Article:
Generic drug: rilonacept
Brand name: Arcalyst
What is Arcalyst (rilonacept), and how does it work?
Arcalyst is a prescription medicine called an interleukin-1 (IL-1) blocker.
- Arcalyst is used to treat adults and children 12 years of age and older with Cryopyrin-Associated Periodic Syndromes (CAPS), including Familial Cold Auto-inflammatory Syndrome (FCAS) and Muckle Wells Syndrome (MWS).
- Arcalyst is used to maintain control of symptoms of Deficiency of Interleukin-1 Receptor Antagonist (DIRA) in adults and children weighing at least 22 pounds (10 kg).
It is not known if Arcalyst is safe and effective in children with CAPS under 12 years of age.
It is not known if Arcalyst is safe and effective in children with DIRA weighing less than 22 pounds (10 kg).
What are the side effects of Arcalyst?
Arcalyst can cause serious side effects, including:
- Changes in your blood cholesterol and triglycerides (lipids). Your or your child’s healthcare provider will do blood tests to check for this.
- Allergic Reaction. Stop taking or giving Arcalyst and call the healthcare provider or get emergency care right away if you or your child get any of the following symptoms of an allergic reaction while taking Arcalyst:
In people with CAPS, the most common side effects of Arcalyst include:
- Injection-site reactions including: pain, redness, swelling, itching, bruising, lumps, inflammation, skin rash, blisters, warmth, and bleeding at the injection site.
- Upper respiratory infection.
In people with DIRA, the most common side effects of Arcalyst include:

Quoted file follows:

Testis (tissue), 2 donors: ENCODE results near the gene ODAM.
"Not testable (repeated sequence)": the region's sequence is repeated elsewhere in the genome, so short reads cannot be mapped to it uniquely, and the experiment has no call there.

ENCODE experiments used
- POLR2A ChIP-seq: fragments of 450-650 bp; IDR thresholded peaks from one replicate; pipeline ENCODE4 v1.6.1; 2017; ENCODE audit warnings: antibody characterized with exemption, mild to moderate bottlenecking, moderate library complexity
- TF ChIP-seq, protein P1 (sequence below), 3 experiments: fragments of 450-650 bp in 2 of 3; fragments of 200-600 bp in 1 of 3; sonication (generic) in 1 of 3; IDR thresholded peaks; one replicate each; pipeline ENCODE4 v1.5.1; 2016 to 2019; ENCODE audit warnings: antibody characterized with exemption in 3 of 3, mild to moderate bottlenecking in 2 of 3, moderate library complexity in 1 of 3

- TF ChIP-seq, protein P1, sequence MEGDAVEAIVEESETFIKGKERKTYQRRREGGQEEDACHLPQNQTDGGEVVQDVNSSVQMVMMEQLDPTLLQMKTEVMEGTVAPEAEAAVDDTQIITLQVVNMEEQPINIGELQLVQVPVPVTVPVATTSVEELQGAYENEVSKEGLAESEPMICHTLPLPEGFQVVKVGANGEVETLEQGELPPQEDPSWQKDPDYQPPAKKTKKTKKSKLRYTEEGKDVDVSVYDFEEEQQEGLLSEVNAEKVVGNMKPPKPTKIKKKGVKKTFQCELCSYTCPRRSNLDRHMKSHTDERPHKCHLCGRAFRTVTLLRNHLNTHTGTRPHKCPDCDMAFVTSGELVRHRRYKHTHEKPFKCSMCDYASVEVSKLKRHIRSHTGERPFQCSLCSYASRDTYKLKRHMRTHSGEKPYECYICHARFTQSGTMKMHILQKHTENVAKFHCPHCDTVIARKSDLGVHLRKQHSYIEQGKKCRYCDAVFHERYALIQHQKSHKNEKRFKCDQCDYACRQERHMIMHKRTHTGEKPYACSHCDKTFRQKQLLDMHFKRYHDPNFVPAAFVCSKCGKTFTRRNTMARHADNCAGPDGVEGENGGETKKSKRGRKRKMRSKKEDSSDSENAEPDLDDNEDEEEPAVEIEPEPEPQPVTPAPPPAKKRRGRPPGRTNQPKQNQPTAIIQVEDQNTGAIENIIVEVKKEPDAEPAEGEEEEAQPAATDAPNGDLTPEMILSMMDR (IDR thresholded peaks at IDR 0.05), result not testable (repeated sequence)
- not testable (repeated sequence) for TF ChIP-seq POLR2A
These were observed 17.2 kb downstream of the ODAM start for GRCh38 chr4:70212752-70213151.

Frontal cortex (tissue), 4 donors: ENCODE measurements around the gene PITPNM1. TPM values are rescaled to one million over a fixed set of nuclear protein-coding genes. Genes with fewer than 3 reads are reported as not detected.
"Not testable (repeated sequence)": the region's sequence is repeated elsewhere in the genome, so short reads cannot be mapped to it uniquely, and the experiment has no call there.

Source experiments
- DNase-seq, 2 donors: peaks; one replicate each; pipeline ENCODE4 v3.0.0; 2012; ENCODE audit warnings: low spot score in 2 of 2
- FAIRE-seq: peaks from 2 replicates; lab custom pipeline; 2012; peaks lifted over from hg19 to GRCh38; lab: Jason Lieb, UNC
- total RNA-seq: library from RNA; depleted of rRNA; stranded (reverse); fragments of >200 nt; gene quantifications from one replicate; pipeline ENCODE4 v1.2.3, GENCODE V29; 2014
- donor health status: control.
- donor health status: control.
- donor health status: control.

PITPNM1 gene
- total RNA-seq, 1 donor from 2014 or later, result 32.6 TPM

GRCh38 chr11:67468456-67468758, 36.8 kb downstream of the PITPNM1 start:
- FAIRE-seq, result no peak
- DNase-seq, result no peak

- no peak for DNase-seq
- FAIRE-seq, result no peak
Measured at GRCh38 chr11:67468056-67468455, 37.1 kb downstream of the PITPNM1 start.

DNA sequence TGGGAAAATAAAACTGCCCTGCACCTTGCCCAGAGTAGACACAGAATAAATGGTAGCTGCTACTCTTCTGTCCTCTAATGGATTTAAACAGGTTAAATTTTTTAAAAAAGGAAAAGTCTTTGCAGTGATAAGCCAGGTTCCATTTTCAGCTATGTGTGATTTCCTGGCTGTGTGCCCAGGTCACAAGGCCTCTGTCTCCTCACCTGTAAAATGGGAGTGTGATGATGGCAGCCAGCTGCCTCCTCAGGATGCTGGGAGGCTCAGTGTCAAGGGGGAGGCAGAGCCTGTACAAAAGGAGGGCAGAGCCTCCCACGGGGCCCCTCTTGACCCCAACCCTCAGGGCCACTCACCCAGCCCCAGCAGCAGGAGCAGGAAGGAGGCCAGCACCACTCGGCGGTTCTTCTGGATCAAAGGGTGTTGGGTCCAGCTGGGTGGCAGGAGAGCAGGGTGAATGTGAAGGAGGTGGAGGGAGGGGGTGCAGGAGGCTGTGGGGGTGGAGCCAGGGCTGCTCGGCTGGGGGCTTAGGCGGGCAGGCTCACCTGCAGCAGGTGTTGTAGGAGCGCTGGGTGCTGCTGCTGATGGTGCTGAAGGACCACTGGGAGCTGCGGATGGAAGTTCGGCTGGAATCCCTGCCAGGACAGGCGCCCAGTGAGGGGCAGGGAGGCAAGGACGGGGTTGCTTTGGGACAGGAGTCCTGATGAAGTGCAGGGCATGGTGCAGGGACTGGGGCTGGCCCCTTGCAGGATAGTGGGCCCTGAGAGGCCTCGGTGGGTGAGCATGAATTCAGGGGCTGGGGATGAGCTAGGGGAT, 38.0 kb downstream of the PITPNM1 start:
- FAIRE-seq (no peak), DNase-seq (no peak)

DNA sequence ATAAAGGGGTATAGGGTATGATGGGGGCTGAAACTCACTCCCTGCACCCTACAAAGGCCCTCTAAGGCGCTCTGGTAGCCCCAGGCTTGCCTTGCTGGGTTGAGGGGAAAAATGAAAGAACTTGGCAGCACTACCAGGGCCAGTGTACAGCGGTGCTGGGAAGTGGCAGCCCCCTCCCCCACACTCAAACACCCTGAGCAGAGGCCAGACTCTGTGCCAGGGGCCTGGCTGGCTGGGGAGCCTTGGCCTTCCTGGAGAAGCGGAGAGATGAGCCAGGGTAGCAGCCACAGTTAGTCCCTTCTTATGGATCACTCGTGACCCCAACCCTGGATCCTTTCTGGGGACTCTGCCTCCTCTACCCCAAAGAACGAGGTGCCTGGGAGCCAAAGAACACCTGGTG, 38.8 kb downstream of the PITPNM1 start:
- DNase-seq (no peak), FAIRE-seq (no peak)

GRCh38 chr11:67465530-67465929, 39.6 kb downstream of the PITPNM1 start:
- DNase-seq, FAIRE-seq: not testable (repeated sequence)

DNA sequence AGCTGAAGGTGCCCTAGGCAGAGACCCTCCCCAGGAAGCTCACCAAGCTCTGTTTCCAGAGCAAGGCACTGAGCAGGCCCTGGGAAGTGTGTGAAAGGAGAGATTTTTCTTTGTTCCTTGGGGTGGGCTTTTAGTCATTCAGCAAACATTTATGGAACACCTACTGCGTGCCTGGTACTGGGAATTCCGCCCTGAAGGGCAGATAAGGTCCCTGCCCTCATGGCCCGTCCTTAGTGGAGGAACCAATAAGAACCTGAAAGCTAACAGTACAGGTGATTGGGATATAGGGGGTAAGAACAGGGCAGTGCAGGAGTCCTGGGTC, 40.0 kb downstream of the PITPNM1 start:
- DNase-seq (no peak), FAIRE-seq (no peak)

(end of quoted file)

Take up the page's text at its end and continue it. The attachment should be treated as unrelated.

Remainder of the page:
These are not all the possible side effects of Arcalyst. Tell your healthcare provider if you have any side effect that bothers you or does not go away. For more information, ask your healthcare provider or pharmacist. Call your doctor for medical advice about side effects. You may report side effects to FDA at 1-800-FDA-1088.
What is the dosage for Arcalyst?
General Dosing Information
Arcalyst is for subcutaneous use only.
Cryopyrin-Associated Periodic Syndromes, Familial Cold Auto-Inflammatory Syndrome, Muckle-Wells Syndrome And Recurrent Pericarditis
- Initiate treatment with a loading dose of 320 mg delivered as two, 2-mL, subcutaneous injections of 160 mg each, administered on the same day at two different injection sites.
- Continue dosing with a once-weekly injection of 160 mg administered as a single, 2-mL, subcutaneous injection.
Pediatric Patients 12 Years To 17 Years
- Initiate treatment with a loading dose of 4.4 mg/kg, up to a maximum dose of 320 mg, administered as one or two subcutaneous injections, not to exceed single-injection volume of 2 mL per injection site.
- If the initial dose is given as two injections, administer on the same day at two different sites.
- Continue dosing with a once-weekly injection of 2.2 mg/kg, up to a maximum of 160 mg, administered as a single subcutaneous injection, up to 2 mL.
- If a once weekly dose is missed, instruct the patient to administer the injection within 7 days from the missed dose and then resume the patientâ€™s original schedule.
- If the missed dose is not administered within 7 days, instruct the patient to administer the dose, starting a new schedule based on this date.